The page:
This invention relates to the devices and methods for the measurement and/or for the specification of the perceptual intensity of a visual image, or the perceptual distance between a pair of images. Grayscale test and reference images are processed to produce test and reference luminance images. A luminance filter function is convolved with the reference luminance image to produce a local mean luminance reference image. Test and reference contrast images are produced from the local mean luminance reference image and the test and reference luminance images, respectively, and are followed by the application of a contrast sensitivity filter. The resulting images are combined according to mathematical prescriptions to produce a Just Noticeable Difference, JND value, indicative of a Spatial Standard Observer (SSO). Advantages of an SSO include a simple and efficient design that produces an accurate visibility metric with relatively few calculations.

Posted in: Briefs, TSP, Physical Sciences, Mathematical models, Imaging, Imaging and visualization, Imaging, Imaging and visualization, Test procedures

Use of Selective Oxidation Catalyst for Amperometric Sensing Electrode

A modified oxidation catalyst material can be used to build a carbon-monoxide-sensing electrode for amperometric sensors to overcome the typical cross-sensitivity of these sensors toward hydrogen. The technology will have applications in the emerging hydrogen fuel cell economy for monitoring traces of carbon monoxide in the fuel feed of hydrogen fuel cells.

Posted in: Briefs, Physical Sciences, Sensors and actuators, Sensors and actuators, Carbon monoxide, Catalysts, Fuel cells

Simple Subset Wizard

The Simple Subset Wizard (SSW) was developed for the Earth Observing System Data and Information System (EOSDIS) to simplify the myriad ways of ordering or obtaining subsets of satellite data from EOSDIS’ different data centers. It provides a simple, coherent interface to a variety of subsetters at ten of the centers. The SSW has an additional advantage in shortening the user’s work-flow to obtain subsets by handling the search for individual files (and subsequent selection) behind the scenes.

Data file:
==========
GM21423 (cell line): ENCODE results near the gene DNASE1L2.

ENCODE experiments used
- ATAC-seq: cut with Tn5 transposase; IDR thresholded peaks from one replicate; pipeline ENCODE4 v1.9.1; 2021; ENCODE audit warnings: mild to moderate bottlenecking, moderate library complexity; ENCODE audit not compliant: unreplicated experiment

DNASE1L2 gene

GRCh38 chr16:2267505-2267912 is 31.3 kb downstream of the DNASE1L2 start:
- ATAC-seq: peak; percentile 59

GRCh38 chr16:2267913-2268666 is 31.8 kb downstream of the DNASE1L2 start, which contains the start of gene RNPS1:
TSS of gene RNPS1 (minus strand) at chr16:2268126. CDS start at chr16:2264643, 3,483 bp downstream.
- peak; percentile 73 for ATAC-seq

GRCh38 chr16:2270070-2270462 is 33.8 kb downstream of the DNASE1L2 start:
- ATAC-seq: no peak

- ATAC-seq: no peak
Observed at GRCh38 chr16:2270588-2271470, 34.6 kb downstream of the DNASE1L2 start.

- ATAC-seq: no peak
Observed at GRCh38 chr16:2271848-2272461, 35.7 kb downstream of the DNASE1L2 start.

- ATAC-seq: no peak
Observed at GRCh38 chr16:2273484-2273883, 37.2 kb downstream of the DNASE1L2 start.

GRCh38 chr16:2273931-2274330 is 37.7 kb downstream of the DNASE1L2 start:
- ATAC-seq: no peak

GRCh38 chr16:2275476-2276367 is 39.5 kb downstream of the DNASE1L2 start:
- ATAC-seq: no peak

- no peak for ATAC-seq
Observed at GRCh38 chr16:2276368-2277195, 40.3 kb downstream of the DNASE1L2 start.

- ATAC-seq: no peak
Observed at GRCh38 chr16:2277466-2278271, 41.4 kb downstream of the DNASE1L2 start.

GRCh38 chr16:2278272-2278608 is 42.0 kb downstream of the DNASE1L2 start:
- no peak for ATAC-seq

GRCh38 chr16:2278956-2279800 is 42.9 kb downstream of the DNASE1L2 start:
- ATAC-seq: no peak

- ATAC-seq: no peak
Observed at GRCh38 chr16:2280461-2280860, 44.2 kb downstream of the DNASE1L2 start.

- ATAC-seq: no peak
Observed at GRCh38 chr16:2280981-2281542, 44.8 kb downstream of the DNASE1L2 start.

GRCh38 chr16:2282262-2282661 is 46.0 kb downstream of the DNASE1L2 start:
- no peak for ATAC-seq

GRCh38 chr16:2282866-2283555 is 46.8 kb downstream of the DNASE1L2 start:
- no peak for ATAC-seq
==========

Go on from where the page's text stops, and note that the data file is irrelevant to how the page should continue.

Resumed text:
Posted in: Briefs, Physical Sciences, Data management, Satellites

COEDI Instrument Design Development for the GEOCAPE Mission

A document describes a coastal ocean color instrument for geostationary orbit that meets the science requirements within a size, mass, and cost package that is acceptable within current budgetary constraints. This work advances the instrument design concept for the Coastal Ocean Ecosystem Dynamics Imager (COEDI) for the GEOCAPE (Geostationary Coastal and Air Pollution Events) Tier 2 Earth Science and Applications mission. This ongoing study indicates that a 2-slit sensor has the greatest possibility of reducing instrument size significantly and improving performance. The 2-slit concept permits the co-adding of iFOV observations from slits that are spaced close together, which permits the reduction in aperture.

Posted in: Briefs, TSP, Physical Sciences, Design processes, Imaging, Imaging and visualization, Imaging, Imaging and visualization

Intercalibration of Measurements from Microwave Sensors

A study discusses a robust intercalibration technique using a well validated radiative transfer code that can be applied to the higher-frequency sounding channels for the NASA Global Precipitation Measurement (GPM) mission. Intercalibration of these high-frequency sounding channels will require good and timely estimates of the temperature and water vapor profiles. The approach will leverage results from recent improvements to spectroscopic line parameters and continuum in both the microwave and infrared regions.

Posted in: Briefs, TSP, Physical Sciences, Sensors and actuators, Sensors and actuators, Data acquisition, Data acquisition (obsolete)

Magnetically Stimulated Flow Patterns Could Solve Heat Transfer Problems

Sandia National Laboratories researchers Jim Martin and Kyle Solis have discovered a way to harness magnetic fields to create vigorous, organized fluid flows in particle suspensions. The magnetically stimulated flows offer an alternative when heat transfer is difficult because they overcome natural convection limits. Martin and Solis even demonstrated a heat transfer valve that could potentially control the temperature of computer processors. But they're not sure how and why the flow patterns occur, although clearly it's a complex scientific behavior stemming from fundamental phenomena.

Posted in: News, Physical Sciences